Thursday, February 25, 2016


"You need to take care of yourself."

For me, this is an expression fraught with tension.

On the one hand, the need to "take care of myself" can be abused to justify indulging my sin nature or neglecting my responsibilities to my family, my church, and my community. It can be used as a tool to emotionally bully others, or to excuse wrong behavior.

"No room in the budget for a weekly manicure? Well, I'll just use the credit card. After all, it's important for me to take care of myself!"

"Patty is mad because I dumped all the work of chaperoning the school field trip on her? Well, she can just deal with it. I had too many things on my schedule that day, and I was beginning to get stressed out. It's unreasonable for Patty to be angry at me simply because I bailed at the last minute:  I needed to take care of myself!"

On the other hand, I think it is surprisingly easy - particularly for moms, and extra-particularly for moms of young children - to neglect taking care of yourself to the point that you become unable to serve those around you effectively or joyfully. I have on occasion worked myself sick, too busy taking care of others to "take care of myself," until I crashed and ended up laid out in bed. I have even used Scripture to justify this kind of self-neglect:  doesn't the Bible tell us to "die to self"?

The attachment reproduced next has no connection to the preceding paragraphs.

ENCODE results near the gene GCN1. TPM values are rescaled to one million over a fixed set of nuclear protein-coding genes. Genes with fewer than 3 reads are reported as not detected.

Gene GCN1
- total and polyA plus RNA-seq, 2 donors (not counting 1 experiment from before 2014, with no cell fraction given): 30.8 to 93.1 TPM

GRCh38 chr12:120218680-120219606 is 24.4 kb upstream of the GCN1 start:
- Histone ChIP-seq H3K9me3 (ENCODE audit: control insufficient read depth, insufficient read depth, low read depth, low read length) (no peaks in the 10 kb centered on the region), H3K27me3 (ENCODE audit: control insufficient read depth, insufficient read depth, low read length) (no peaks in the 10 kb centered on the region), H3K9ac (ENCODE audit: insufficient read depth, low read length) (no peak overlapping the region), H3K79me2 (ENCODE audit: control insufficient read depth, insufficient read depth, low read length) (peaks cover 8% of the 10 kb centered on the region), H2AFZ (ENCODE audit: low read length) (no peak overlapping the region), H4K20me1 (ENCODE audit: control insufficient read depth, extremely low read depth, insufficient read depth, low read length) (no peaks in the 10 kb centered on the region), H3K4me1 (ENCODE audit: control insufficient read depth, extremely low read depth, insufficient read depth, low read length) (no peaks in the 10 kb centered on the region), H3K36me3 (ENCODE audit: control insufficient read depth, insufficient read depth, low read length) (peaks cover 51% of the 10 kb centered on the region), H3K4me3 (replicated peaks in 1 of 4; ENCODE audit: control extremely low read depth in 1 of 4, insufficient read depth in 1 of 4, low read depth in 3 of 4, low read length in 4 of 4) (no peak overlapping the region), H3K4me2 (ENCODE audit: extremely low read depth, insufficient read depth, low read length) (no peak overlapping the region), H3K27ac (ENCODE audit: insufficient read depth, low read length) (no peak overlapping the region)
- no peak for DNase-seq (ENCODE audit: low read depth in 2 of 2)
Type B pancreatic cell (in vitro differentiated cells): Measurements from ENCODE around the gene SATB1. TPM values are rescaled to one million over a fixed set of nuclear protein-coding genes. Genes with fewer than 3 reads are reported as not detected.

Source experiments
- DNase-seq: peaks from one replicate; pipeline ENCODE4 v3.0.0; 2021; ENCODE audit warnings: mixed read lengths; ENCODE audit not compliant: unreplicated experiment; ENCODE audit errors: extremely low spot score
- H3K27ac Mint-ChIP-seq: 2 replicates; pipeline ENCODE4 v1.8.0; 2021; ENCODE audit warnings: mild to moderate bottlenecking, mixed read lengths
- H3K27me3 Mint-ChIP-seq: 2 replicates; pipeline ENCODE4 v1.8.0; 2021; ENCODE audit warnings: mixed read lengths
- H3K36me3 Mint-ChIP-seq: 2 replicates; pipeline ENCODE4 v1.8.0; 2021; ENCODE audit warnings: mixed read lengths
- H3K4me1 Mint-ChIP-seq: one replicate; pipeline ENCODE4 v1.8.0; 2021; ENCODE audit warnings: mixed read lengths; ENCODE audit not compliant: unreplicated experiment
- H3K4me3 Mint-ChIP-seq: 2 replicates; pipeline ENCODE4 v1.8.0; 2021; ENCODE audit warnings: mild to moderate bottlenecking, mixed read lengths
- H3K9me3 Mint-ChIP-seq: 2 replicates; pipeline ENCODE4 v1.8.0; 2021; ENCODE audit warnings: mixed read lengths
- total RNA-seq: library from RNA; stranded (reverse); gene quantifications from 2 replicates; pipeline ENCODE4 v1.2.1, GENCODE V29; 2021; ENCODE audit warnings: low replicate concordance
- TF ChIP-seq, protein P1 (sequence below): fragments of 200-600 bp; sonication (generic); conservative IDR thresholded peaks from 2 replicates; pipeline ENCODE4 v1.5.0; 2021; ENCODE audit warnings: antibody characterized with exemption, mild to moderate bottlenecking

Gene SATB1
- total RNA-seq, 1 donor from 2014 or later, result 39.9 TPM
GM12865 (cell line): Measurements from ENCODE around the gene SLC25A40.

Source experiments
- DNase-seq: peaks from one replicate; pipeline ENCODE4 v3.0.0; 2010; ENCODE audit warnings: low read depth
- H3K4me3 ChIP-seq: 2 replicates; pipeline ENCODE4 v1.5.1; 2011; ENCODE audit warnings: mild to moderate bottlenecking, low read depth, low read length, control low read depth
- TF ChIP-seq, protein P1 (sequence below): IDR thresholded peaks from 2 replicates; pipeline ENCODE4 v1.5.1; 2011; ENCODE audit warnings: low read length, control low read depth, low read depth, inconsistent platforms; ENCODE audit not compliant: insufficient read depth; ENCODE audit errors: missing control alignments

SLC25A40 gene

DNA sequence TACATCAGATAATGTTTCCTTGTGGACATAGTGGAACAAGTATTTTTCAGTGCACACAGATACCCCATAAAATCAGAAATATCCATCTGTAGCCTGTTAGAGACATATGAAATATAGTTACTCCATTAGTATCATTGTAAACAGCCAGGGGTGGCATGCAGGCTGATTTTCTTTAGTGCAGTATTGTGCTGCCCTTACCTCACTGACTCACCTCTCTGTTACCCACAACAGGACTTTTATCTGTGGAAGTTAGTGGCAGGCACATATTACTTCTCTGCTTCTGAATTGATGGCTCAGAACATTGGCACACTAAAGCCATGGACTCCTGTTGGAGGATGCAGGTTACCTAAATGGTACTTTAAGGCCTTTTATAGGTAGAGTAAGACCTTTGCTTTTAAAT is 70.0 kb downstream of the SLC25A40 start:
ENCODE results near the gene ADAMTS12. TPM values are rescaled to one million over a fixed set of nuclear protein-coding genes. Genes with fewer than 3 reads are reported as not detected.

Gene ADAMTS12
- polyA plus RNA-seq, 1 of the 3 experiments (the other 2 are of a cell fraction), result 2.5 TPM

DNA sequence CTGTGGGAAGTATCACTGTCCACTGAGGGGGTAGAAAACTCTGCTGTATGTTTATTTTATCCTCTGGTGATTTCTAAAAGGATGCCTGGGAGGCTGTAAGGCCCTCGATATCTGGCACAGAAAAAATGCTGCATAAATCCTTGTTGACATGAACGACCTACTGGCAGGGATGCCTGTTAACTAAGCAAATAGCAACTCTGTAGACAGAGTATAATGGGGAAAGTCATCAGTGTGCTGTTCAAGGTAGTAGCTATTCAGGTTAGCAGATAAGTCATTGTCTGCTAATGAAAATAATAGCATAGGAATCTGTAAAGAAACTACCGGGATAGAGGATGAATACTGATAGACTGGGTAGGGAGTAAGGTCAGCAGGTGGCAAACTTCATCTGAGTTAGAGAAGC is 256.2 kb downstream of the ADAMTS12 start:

Add to this tension a propensity to over analyze EVERYTHING, and you can see why "you need to take care of yourself" is an expression that causes me significant internal conflict!

Some things are obvious necessities, and they clearly fall under the "take care of yourself" umbrella:  I need to eat. I need to clothe myself. I need to rest.

But what do I need to eat? And how much? Do I truly need comfortable, new, well-fitting clothing, or can my needs be adequately met by a few items from Goodwill? Rest is tricky - what is "rest" to one person may not be "rest" to another! An afternoon nap, working out at the gym, quiet time to read or write, dinner out with friends - all of these can be forms of rest. Where is the line between using these forms of rest to "take care of myself" - and - using them to indulge myself or as a means to manipulate others?

I am at a much freer, saner place on this issue today than in the past - acknowledging that I need to take of myself causes much less mental stress, and I have outgrown the good-Christians-neglect-themselves way of thinking. Yes, I need to take care of myself. The difficulty is:  What do I truly need to take care of myself?

I think this is a struggle many of us face, and that we will continue to face all our lives.

I would love to hear your thoughts on the matter!

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